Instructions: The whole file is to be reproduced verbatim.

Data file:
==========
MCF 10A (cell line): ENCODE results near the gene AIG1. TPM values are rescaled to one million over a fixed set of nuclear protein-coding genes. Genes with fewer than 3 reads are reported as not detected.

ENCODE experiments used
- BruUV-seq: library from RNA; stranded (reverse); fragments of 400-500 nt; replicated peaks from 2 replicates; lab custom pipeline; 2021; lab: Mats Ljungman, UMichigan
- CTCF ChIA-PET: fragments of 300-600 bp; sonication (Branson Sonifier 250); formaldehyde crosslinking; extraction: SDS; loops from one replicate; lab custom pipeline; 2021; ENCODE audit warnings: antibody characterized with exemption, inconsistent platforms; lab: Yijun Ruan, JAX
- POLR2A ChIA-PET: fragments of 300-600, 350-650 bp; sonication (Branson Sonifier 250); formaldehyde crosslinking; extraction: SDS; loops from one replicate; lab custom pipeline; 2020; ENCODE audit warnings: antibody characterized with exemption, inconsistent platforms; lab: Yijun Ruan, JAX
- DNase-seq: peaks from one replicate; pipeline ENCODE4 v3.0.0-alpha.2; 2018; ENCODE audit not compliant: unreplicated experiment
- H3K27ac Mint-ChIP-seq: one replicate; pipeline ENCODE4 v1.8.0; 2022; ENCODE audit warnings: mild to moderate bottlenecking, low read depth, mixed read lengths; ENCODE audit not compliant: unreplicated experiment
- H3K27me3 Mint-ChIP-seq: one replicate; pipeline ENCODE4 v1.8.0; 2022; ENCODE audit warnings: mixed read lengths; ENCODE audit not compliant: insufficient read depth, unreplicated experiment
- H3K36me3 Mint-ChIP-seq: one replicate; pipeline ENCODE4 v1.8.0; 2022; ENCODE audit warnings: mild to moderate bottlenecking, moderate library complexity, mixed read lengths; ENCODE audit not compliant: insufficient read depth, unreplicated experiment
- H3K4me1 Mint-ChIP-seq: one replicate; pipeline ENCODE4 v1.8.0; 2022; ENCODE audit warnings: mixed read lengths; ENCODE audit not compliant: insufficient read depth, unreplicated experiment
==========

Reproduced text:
MCF 10A (cell line): ENCODE results near the gene AIG1. TPM values are rescaled to one million over a fixed set of nuclear protein-coding genes. Genes with fewer than 3 reads are reported as not detected.

ENCODE experiments used
- BruUV-seq: library from RNA; stranded (reverse); fragments of 400-500 nt; replicated peaks from 2 replicates; lab custom pipeline; 2021; lab: Mats Ljungman, UMichigan
- CTCF ChIA-PET: fragments of 300-600 bp; sonication (Branson Sonifier 250); formaldehyde crosslinking; extraction: SDS; loops from one replicate; lab custom pipeline; 2021; ENCODE audit warnings: antibody characterized with exemption, inconsistent platforms; lab: Yijun Ruan, JAX
- POLR2A ChIA-PET: fragments of 300-600, 350-650 bp; sonication (Branson Sonifier 250); formaldehyde crosslinking; extraction: SDS; loops from one replicate; lab custom pipeline; 2020; ENCODE audit warnings: antibody characterized with exemption, inconsistent platforms; lab: Yijun Ruan, JAX
- DNase-seq: peaks from one replicate; pipeline ENCODE4 v3.0.0-alpha.2; 2018; ENCODE audit not compliant: unreplicated experiment
- H3K27ac Mint-ChIP-seq: one replicate; pipeline ENCODE4 v1.8.0; 2022; ENCODE audit warnings: mild to moderate bottlenecking, low read depth, mixed read lengths; ENCODE audit not compliant: unreplicated experiment
- H3K27me3 Mint-ChIP-seq: one replicate; pipeline ENCODE4 v1.8.0; 2022; ENCODE audit warnings: mixed read lengths; ENCODE audit not compliant: insufficient read depth, unreplicated experiment
- H3K36me3 Mint-ChIP-seq: one replicate; pipeline ENCODE4 v1.8.0; 2022; ENCODE audit warnings: mild to moderate bottlenecking, moderate library complexity, mixed read lengths; ENCODE audit not compliant: insufficient read depth, unreplicated experiment
- H3K4me1 Mint-ChIP-seq: one replicate; pipeline ENCODE4 v1.8.0; 2022; ENCODE audit warnings: mixed read lengths; ENCODE audit not compliant: insufficient read depth, unreplicated experiment